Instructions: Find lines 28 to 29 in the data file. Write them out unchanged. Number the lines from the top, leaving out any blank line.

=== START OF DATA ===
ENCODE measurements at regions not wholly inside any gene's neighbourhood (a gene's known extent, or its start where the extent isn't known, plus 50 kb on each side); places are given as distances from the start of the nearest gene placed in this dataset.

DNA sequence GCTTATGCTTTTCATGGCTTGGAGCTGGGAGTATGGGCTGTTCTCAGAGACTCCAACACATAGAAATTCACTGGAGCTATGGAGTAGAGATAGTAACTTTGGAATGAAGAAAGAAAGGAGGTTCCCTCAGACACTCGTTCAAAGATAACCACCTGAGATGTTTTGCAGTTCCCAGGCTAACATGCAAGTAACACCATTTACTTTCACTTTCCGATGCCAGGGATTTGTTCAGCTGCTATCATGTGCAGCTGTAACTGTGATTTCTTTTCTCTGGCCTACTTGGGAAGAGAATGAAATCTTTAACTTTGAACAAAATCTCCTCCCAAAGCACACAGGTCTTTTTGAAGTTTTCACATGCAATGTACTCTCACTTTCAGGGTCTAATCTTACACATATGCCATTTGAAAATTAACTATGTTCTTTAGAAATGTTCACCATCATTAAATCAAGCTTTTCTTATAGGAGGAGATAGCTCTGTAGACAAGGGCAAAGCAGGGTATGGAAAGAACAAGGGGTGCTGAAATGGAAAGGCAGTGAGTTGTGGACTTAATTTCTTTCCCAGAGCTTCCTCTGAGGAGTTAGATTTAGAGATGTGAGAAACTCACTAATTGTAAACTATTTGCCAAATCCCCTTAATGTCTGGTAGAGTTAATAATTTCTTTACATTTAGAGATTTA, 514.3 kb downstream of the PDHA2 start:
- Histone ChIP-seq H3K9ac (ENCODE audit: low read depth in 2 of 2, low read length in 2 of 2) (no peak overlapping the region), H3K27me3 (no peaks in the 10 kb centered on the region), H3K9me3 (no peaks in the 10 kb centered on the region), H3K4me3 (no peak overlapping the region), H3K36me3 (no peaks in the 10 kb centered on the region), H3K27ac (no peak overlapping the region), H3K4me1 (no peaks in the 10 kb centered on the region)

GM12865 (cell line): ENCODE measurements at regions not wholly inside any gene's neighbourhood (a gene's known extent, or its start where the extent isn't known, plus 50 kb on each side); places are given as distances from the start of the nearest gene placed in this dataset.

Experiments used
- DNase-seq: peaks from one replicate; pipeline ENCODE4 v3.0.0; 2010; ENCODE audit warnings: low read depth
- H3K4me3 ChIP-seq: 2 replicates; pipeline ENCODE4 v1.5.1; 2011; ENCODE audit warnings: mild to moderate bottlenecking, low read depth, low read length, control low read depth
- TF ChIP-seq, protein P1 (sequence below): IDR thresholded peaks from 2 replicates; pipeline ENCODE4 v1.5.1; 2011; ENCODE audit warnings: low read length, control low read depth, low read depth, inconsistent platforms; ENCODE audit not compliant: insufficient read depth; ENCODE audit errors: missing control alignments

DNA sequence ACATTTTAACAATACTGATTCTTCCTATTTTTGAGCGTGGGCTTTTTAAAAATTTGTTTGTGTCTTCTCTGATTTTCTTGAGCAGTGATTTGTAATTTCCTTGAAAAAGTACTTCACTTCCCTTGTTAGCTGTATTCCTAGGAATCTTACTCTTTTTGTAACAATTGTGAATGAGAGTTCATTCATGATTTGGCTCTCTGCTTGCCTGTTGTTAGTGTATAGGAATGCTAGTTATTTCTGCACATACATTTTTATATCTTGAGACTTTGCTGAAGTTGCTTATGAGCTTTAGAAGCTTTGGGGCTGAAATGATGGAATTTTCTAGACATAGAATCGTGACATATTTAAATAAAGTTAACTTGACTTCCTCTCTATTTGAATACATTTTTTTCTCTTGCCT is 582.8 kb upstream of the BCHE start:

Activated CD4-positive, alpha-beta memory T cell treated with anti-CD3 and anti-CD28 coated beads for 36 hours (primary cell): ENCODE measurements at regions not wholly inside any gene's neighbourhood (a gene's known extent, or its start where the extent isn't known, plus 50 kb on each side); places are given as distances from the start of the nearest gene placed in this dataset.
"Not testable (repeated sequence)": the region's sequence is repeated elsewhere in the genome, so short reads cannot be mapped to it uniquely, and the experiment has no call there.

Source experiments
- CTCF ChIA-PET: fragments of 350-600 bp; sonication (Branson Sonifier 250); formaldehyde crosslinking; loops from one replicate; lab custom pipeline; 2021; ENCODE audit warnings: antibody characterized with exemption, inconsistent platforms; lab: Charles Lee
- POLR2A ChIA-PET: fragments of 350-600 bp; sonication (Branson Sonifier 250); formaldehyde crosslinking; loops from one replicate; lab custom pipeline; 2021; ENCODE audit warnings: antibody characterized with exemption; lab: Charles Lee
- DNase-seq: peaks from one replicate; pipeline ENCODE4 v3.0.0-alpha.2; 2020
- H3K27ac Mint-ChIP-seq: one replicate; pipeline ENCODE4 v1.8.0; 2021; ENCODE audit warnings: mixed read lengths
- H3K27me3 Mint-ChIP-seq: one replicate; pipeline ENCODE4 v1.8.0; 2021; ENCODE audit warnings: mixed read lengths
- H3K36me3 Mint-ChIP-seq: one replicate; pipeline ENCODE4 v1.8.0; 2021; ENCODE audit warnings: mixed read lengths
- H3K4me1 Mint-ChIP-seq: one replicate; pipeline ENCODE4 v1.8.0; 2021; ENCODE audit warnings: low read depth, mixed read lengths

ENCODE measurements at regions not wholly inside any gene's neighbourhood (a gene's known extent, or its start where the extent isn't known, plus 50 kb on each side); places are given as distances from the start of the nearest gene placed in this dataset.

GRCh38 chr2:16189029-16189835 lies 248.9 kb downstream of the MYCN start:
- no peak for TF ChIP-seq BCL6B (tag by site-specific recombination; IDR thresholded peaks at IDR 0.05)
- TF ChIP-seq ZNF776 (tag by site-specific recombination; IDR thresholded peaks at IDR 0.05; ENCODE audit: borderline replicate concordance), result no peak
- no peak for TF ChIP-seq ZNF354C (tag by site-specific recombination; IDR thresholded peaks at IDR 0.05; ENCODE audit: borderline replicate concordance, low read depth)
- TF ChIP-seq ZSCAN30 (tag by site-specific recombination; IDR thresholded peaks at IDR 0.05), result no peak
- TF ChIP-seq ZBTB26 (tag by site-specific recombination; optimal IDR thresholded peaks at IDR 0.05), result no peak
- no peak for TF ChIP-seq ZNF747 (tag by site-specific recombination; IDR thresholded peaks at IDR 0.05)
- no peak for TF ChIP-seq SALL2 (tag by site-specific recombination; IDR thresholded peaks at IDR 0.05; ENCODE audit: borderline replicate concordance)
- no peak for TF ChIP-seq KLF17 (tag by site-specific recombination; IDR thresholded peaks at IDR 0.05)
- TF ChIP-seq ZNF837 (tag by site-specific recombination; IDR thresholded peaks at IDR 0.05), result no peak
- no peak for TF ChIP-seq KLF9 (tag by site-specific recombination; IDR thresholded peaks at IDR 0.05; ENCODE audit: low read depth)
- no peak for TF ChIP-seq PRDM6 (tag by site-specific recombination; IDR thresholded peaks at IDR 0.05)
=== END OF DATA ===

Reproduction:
- no peak for TF ChIP-seq SALL2 (tag by site-specific recombination; IDR thresholded peaks at IDR 0.05; ENCODE audit: borderline replicate concordance)
- no peak for TF ChIP-seq KLF17 (tag by site-specific recombination; IDR thresholded peaks at IDR 0.05)